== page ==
As an employee, you will have certain rights and obligations. Although there are some exceptions, your employer must generally provide regular breaks, overtime pay, worker’s compensation insurance, and unemployment insurance.  You should know that your job is not guaranteed, and you can be fired without being given a reason, unless your personnel manual or collective bargaining agreement grants you additional rights[1]. However, in Delaware it is illegal for employers to discriminate against a person because the individual has a disability, or based on certain other characteristics like race or sexual orientation. For more information on employment and vocational rights for Delaware Transition-Age Youth and their Families please refer to the guide available at:

Responsibility to Pay Taxes 

Taxes are fees charged by local, state and federal governments and paid by individuals and businesses.  This money is used to run government programs.  Frequently, federal, state and local taxes are taken directly out of your paycheck before you get it.  You do not have a choice regarding this.   Be sure to review your pay stubs regularly to make sure that they are accurate.  You may also have to pay additional taxes directly to the government.

The amount of tax that each person must pay depends on a number of things. Calculating the amount can be very complicated, and sometimes requires assistance from tax professionals.  Fortunately, there are a number of free programs that can help you figure out whether or not you need to submit a tax return, and if so, they can also help you to complete the forms which must generally be submitted by April of each year.

The following organizations provide free Personal Income Tax filing assistance, or referral for assistance, to eligible Delaware taxpayers:

    601 N. Church Street, Wilmington, DE
    20127 Office Circle, Georgetown, DE
    1-302-298-3252  or
    1-877-825-0750 x 102​​

  • My Free Taxes
    Provides free Federal and State tax filing for individuals or families with a combined income under $60.000 in 2014: Call 855-698-9435 if you are unable to file online.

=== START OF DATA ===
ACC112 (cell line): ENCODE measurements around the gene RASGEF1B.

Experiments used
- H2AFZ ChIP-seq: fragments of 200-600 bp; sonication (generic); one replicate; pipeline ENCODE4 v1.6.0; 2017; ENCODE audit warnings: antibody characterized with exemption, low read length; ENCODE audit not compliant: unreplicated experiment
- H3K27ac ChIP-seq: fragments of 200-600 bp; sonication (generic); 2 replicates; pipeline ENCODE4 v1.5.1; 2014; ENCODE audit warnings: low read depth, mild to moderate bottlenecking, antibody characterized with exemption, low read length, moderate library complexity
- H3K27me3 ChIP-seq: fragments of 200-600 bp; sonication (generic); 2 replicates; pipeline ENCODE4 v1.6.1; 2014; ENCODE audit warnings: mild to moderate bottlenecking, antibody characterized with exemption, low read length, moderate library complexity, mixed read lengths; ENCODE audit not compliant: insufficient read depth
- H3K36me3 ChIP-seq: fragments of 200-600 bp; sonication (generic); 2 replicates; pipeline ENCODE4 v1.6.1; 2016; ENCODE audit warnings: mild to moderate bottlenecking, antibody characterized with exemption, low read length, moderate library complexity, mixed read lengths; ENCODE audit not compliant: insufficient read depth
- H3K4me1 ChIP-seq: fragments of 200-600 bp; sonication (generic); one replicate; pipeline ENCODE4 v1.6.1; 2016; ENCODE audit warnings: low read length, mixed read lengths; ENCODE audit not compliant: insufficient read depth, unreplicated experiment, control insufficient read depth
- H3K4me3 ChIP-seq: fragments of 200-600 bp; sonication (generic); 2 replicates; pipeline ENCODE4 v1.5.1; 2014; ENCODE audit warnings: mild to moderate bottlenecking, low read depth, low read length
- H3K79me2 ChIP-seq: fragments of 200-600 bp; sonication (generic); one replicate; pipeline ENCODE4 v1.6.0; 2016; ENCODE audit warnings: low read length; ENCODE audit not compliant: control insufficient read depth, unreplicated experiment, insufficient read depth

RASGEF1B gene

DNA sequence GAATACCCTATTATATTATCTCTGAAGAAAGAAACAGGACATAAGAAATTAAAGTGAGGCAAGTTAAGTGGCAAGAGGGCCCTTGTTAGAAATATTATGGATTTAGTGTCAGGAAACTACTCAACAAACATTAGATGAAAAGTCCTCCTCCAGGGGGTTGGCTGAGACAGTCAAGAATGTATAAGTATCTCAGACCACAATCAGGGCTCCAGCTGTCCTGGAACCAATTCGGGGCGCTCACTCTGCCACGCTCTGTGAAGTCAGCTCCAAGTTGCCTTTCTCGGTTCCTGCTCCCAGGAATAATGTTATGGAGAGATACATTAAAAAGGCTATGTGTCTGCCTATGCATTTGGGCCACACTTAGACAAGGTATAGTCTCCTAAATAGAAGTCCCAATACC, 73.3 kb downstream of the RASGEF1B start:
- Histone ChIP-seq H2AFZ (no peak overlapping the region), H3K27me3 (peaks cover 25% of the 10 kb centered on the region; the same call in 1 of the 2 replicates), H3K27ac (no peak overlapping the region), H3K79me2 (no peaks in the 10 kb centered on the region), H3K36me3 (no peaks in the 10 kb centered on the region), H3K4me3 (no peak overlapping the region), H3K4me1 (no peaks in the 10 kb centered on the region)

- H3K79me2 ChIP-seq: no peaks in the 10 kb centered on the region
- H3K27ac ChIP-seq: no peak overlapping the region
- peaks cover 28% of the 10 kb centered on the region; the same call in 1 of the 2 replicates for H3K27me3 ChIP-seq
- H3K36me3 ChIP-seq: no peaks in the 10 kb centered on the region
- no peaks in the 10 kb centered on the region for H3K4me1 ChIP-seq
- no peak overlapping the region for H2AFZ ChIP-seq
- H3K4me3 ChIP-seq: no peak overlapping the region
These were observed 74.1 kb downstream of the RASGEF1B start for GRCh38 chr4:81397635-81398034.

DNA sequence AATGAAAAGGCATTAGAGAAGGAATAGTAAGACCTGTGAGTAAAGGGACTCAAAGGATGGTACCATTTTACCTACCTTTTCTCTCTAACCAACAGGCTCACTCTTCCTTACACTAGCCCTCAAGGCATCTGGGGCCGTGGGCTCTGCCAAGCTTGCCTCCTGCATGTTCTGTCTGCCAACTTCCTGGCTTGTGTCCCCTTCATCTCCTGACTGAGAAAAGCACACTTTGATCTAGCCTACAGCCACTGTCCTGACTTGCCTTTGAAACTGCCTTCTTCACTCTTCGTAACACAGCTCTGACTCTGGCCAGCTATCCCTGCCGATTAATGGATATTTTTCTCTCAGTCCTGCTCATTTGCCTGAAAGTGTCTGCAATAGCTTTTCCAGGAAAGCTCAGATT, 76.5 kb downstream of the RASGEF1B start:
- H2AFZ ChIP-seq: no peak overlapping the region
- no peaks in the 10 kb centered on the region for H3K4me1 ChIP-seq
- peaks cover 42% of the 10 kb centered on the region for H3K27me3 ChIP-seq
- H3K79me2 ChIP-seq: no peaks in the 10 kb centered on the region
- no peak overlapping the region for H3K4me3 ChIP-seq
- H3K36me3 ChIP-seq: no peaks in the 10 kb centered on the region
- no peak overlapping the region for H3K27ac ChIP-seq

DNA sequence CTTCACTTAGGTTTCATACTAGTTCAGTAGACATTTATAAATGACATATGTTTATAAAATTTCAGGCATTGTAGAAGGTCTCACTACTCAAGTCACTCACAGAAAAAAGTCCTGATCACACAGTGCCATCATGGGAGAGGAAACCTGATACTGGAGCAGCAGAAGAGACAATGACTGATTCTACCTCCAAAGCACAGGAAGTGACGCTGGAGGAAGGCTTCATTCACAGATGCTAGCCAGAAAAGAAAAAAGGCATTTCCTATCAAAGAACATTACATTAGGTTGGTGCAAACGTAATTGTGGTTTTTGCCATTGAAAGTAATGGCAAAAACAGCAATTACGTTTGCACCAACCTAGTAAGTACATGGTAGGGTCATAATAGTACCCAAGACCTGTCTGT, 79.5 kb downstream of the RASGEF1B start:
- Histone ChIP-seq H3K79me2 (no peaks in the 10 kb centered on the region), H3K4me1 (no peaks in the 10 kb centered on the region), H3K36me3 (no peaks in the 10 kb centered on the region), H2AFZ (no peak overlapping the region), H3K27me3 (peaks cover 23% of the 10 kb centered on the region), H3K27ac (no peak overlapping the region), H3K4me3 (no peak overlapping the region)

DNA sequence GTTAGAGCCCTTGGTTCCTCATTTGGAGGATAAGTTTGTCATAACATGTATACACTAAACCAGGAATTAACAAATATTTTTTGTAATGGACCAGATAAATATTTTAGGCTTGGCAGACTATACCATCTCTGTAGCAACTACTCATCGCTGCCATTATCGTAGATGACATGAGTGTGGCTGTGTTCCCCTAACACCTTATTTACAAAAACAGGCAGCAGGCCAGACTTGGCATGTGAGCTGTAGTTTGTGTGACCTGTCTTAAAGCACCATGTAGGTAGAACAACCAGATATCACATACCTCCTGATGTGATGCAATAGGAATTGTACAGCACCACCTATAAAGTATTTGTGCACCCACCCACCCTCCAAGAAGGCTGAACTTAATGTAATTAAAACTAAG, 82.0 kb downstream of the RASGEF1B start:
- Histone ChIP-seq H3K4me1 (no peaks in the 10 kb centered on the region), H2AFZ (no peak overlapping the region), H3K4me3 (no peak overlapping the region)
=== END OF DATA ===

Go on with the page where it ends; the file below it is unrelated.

• Nehemiah Gateway Community Development Corporation (NGCDC)
    Provides free Federal and State tax filing for individuals whose household income does not exceed $52,000 with dependents (such as a spouse or children) or $35,000 with no dependents. This program also provides access to financial education and services for low-to-moderate income individuals and tax-filing services for small business owners with approximate gross receipts of $85,000 or less. Find out more, including locations and dates at: 302-655-0803

If you have never submitted a tax return before, it can be hard to know what types of receipts you will need to submit. However, you will receive important documents from your employer (such as a W-2 form, which you should receive by January 31st), and your bank or other financial investment institutions (interest earned), that you will need to calculate and submit your taxes.  Therefore, it is important to watch for these in the mail and to keep them for preparing your taxes.   Your W-2 will also have important information regarding how much tax has already been taken out of your paychecks.

There are also some things that you may be able to deduct or get a credit for, on your tax forms, to reduce the amount of taxes you owe.  Examples can include child care costs, donations to charities, work-related expenses, and more.  You should keep receipts of these things with your taxes.  You should consult with a tax professional if you are unsure whether you must report something on your taxes, if you are unsure if you can deduct or get a credit for something on your taxes, or you have any other questions or concerns about your taxes.

Delaware State Taxes, Important Things to Know:

  • Delaware tax returns are due April 30 for the prior year.
  • If you owe Delaware but do not have the funds to make payment on April 30th, it is still important to file the return and make future payment arrangements because there is a 5% monthly penalty if the return is not filed on time.
  • If you do not have all of your return completed by the deadline, you can request an extension using the Delaware extension form, DE1027, which will give you more time to file the original tax return without the 5% non-filing penalty.
  • You can file access forms and file your return online.

Federal Taxes, Important Things to Know:

  • You must submit a federal tax return if you meet specific income requirements. The filing deadline for federal taxes is April 15th